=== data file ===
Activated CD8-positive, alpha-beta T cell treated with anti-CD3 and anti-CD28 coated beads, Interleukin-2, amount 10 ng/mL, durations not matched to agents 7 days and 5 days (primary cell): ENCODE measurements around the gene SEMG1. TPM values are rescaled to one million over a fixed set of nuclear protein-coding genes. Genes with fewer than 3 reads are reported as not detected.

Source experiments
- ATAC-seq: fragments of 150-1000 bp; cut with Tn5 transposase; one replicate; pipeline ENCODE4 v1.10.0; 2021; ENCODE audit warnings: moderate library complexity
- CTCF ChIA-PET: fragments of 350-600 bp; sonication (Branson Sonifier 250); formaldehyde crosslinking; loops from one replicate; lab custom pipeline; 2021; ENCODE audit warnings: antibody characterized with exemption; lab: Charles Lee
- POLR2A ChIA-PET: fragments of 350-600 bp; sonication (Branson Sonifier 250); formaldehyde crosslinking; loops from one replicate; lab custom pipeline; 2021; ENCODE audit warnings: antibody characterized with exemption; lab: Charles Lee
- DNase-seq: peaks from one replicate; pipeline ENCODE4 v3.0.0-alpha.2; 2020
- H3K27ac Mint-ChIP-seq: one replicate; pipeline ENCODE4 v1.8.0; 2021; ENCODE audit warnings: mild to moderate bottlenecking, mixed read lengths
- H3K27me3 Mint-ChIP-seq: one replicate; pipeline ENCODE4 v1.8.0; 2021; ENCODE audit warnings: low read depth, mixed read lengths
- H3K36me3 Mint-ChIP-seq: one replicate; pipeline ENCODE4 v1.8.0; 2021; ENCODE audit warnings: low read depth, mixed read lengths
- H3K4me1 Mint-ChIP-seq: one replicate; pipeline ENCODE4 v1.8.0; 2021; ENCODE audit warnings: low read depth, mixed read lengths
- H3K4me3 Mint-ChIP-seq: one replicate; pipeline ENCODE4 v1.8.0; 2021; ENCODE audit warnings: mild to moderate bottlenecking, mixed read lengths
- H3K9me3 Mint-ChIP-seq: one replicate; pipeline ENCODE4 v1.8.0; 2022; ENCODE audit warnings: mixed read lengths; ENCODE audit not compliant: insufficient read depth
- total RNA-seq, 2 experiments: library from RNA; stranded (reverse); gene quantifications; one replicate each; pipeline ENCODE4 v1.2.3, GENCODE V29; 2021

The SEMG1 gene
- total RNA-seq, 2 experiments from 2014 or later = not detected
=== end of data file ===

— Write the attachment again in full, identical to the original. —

Activated CD8-positive, alpha-beta T cell treated with anti-CD3 and anti-CD28 coated beads, Interleukin-2, amount 10 ng/mL, durations not matched to agents 7 days and 5 days (primary cell): ENCODE measurements around the gene SEMG1. TPM values are rescaled to one million over a fixed set of nuclear protein-coding genes. Genes with fewer than 3 reads are reported as not detected.

Source experiments
- ATAC-seq: fragments of 150-1000 bp; cut with Tn5 transposase; one replicate; pipeline ENCODE4 v1.10.0; 2021; ENCODE audit warnings: moderate library complexity
- CTCF ChIA-PET: fragments of 350-600 bp; sonication (Branson Sonifier 250); formaldehyde crosslinking; loops from one replicate; lab custom pipeline; 2021; ENCODE audit warnings: antibody characterized with exemption; lab: Charles Lee
- POLR2A ChIA-PET: fragments of 350-600 bp; sonication (Branson Sonifier 250); formaldehyde crosslinking; loops from one replicate; lab custom pipeline; 2021; ENCODE audit warnings: antibody characterized with exemption; lab: Charles Lee
- DNase-seq: peaks from one replicate; pipeline ENCODE4 v3.0.0-alpha.2; 2020
- H3K27ac Mint-ChIP-seq: one replicate; pipeline ENCODE4 v1.8.0; 2021; ENCODE audit warnings: mild to moderate bottlenecking, mixed read lengths
- H3K27me3 Mint-ChIP-seq: one replicate; pipeline ENCODE4 v1.8.0; 2021; ENCODE audit warnings: low read depth, mixed read lengths
- H3K36me3 Mint-ChIP-seq: one replicate; pipeline ENCODE4 v1.8.0; 2021; ENCODE audit warnings: low read depth, mixed read lengths
- H3K4me1 Mint-ChIP-seq: one replicate; pipeline ENCODE4 v1.8.0; 2021; ENCODE audit warnings: low read depth, mixed read lengths
- H3K4me3 Mint-ChIP-seq: one replicate; pipeline ENCODE4 v1.8.0; 2021; ENCODE audit warnings: mild to moderate bottlenecking, mixed read lengths
- H3K9me3 Mint-ChIP-seq: one replicate; pipeline ENCODE4 v1.8.0; 2022; ENCODE audit warnings: mixed read lengths; ENCODE audit not compliant: insufficient read depth
- total RNA-seq, 2 experiments: library from RNA; stranded (reverse); gene quantifications; one replicate each; pipeline ENCODE4 v1.2.3, GENCODE V29; 2021

The SEMG1 gene
- total RNA-seq, 2 experiments from 2014 or later = not detected